Hot water extracts were produced from 5 g malt samples using a method based on the Analytica EBC protocol. Boiled worts (diluted to 100 Plato following removal of cold break material) and beers were made using the Small Scale Brewing procedure described earlier [3]. Hot water extract analyses were performed according to protocols based on those described in the Analytica EBC. Vmax measurements were made using the method described in [3]. All SWIFT determinations were made in triplicate, and the results analysed using the statistical package Genstat.

Results and Discussion

A comprehensive survey of Australian malts confirms the durability of SWIFT

24 malts from barleys grown across Australia were analysed. Hot water extracts prepared from 5.00 g samples of grist (0.2 mm grind) were tested for SWIFT filterability and a range of quality parameters (viscosity, extract, soluble protein, wort and malt β-glucan, and Kolbach index). Boiled worts and the fermented beers produced from them were tested for filterability using SWIFT and Vmax (beers only). The results are presented in Table 1.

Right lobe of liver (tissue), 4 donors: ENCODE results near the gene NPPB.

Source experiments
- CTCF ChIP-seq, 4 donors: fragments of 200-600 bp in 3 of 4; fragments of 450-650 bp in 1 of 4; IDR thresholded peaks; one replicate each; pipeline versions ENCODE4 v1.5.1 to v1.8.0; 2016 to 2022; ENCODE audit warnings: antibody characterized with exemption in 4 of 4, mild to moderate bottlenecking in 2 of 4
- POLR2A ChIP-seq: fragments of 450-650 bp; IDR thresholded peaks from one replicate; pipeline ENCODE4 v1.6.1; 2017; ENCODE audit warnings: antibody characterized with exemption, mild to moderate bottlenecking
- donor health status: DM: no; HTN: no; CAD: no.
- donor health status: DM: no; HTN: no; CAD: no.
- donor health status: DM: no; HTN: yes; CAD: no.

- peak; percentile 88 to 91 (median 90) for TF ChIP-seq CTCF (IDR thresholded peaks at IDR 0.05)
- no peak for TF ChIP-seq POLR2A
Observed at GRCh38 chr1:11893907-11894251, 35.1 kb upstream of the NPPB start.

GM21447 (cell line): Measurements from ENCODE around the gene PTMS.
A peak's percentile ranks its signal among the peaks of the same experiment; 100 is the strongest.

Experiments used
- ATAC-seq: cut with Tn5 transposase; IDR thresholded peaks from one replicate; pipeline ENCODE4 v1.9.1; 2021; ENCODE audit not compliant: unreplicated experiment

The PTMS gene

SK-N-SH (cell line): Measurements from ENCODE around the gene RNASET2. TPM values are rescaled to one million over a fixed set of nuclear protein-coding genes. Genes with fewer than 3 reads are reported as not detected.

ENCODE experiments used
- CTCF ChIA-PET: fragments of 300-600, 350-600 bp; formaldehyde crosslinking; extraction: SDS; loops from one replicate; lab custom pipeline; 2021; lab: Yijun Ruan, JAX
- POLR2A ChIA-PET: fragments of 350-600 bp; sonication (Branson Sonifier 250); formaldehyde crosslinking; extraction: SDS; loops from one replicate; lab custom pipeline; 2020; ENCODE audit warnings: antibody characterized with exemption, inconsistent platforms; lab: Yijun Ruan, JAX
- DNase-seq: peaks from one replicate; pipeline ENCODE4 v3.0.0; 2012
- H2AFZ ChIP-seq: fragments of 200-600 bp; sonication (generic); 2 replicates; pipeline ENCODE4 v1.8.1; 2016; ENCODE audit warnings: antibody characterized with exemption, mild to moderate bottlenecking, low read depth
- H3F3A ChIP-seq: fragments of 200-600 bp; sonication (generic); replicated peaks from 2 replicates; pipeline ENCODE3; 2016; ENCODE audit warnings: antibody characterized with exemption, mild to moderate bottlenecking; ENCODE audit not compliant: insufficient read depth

SWIFT filterability of hot water extracts (HWEs) and beer Vmax data were significantly correlated (r=0.7, n=24, P<0.05). SWIFT filterability data for HWEs and boiled worts had a statistically significant correlation of 0.61, while the correlation HWEs and beer SWIFT values was 0.63. Boiled wort and beer SWIFT data showed a correlation of 0.86, suggesting that boiling had a beneficial effect on the ability of SWIFT to predict beer filterability. As seen in earlier work [1], beer SWIFT correlated well with the Vmax test for filterability (r=0.8; n=24, P<0.05). This provides further evidence that SWIFT is a reliable measure of potential filterability. SWIFT filterability and viscosity of HWE were highly correlated (r=-0.73; n=24, P<0.05); there were no other significant malt parameters that correlated with SWIFT filterability.